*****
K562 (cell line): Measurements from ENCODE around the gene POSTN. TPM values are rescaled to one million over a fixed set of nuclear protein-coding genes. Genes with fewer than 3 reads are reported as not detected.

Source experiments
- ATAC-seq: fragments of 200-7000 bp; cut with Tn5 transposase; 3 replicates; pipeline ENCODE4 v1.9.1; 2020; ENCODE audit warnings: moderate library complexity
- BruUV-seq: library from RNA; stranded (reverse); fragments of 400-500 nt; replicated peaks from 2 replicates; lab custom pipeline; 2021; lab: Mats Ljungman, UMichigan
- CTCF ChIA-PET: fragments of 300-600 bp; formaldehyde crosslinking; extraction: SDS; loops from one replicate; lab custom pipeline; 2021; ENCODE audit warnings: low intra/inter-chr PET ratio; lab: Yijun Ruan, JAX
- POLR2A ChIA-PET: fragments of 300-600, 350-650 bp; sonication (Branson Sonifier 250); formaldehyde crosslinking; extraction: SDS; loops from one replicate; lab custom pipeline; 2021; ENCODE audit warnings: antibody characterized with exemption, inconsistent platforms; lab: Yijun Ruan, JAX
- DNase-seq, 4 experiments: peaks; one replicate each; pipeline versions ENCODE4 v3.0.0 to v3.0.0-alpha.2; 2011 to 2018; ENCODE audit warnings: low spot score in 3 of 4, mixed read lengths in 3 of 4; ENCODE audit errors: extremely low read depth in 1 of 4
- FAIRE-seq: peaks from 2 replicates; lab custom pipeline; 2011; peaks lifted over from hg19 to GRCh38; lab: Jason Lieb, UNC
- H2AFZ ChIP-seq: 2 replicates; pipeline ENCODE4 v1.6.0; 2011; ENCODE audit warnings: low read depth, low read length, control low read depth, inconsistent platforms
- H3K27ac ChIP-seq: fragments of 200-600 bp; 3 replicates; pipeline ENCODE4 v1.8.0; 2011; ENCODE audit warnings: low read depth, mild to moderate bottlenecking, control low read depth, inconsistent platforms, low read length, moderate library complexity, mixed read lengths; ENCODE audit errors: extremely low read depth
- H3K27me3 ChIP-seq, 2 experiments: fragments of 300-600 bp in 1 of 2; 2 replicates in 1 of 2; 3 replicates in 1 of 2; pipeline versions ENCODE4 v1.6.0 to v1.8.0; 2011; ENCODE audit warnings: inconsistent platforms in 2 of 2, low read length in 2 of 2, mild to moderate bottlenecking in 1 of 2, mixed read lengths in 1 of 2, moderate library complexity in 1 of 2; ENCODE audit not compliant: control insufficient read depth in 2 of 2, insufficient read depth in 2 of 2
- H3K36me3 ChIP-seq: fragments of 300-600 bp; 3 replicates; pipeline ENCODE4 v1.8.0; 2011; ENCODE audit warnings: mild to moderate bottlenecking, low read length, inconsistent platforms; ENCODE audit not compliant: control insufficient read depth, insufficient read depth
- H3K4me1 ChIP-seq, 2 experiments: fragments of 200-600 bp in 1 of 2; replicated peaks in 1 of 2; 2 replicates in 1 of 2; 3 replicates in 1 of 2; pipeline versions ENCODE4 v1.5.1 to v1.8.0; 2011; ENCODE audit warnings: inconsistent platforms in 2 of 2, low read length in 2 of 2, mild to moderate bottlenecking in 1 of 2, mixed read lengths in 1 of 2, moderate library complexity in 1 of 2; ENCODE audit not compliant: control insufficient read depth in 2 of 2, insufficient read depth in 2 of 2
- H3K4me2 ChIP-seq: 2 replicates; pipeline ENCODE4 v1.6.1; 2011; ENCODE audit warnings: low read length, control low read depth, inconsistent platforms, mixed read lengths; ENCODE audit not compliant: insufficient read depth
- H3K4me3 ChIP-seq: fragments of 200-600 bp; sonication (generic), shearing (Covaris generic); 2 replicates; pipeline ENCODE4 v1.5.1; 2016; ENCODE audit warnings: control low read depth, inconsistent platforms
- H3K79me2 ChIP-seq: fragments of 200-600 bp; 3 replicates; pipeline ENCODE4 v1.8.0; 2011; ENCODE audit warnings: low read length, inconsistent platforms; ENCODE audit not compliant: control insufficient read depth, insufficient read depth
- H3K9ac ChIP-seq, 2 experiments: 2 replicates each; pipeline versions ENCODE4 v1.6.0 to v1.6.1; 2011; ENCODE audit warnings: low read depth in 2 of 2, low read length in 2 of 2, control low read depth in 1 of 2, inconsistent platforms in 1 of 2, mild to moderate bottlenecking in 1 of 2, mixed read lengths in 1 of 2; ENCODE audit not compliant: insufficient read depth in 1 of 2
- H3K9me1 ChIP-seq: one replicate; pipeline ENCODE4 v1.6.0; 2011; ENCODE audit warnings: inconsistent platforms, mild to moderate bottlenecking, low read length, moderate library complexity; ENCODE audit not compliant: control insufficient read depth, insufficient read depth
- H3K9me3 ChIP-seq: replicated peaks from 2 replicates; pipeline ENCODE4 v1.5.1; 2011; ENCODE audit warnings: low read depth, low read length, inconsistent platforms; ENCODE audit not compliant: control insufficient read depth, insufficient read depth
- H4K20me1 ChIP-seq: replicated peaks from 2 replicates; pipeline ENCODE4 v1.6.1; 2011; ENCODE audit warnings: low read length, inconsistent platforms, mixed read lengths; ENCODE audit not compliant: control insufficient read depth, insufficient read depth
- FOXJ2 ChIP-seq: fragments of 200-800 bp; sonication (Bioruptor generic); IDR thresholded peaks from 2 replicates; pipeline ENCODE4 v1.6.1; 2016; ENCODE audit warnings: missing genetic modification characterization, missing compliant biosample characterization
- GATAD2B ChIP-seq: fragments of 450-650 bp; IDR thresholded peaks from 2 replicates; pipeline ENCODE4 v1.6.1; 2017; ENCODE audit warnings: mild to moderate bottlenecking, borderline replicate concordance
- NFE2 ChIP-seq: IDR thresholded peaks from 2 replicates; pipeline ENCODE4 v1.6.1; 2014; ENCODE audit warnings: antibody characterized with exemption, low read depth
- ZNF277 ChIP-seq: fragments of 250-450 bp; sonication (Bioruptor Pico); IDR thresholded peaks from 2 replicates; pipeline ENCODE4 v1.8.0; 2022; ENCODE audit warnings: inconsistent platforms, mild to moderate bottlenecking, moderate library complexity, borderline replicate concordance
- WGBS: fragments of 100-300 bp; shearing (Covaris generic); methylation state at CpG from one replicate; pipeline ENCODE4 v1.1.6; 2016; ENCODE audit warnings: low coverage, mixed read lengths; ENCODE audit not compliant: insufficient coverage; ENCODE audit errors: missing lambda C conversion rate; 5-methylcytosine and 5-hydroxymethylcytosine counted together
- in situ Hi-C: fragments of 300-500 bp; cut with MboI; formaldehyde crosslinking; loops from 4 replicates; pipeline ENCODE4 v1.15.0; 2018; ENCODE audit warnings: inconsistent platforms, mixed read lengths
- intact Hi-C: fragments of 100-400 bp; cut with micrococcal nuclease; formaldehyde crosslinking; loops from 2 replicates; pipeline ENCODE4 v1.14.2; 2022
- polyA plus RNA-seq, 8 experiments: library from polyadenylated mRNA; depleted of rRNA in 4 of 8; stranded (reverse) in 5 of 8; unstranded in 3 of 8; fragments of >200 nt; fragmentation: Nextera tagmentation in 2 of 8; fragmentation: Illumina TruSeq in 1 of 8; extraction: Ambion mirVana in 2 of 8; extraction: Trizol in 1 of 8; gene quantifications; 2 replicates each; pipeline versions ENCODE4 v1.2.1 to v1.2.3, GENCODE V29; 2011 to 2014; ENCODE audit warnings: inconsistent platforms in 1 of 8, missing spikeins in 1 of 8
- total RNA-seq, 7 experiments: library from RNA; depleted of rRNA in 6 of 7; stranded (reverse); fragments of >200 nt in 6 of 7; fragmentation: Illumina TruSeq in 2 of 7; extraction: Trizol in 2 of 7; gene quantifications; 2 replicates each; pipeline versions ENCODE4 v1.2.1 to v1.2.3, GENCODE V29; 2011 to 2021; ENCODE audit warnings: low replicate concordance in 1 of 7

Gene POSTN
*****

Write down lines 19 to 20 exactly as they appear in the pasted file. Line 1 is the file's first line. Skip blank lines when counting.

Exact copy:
- H3K9me3 ChIP-seq: replicated peaks from 2 replicates; pipeline ENCODE4 v1.5.1; 2011; ENCODE audit warnings: low read depth, low read length, inconsistent platforms; ENCODE audit not compliant: control insufficient read depth, insufficient read depth
- H4K20me1 ChIP-seq: replicated peaks from 2 replicates; pipeline ENCODE4 v1.6.1; 2011; ENCODE audit warnings: low read length, inconsistent platforms, mixed read lengths; ENCODE audit not compliant: control insufficient read depth, insufficient read depth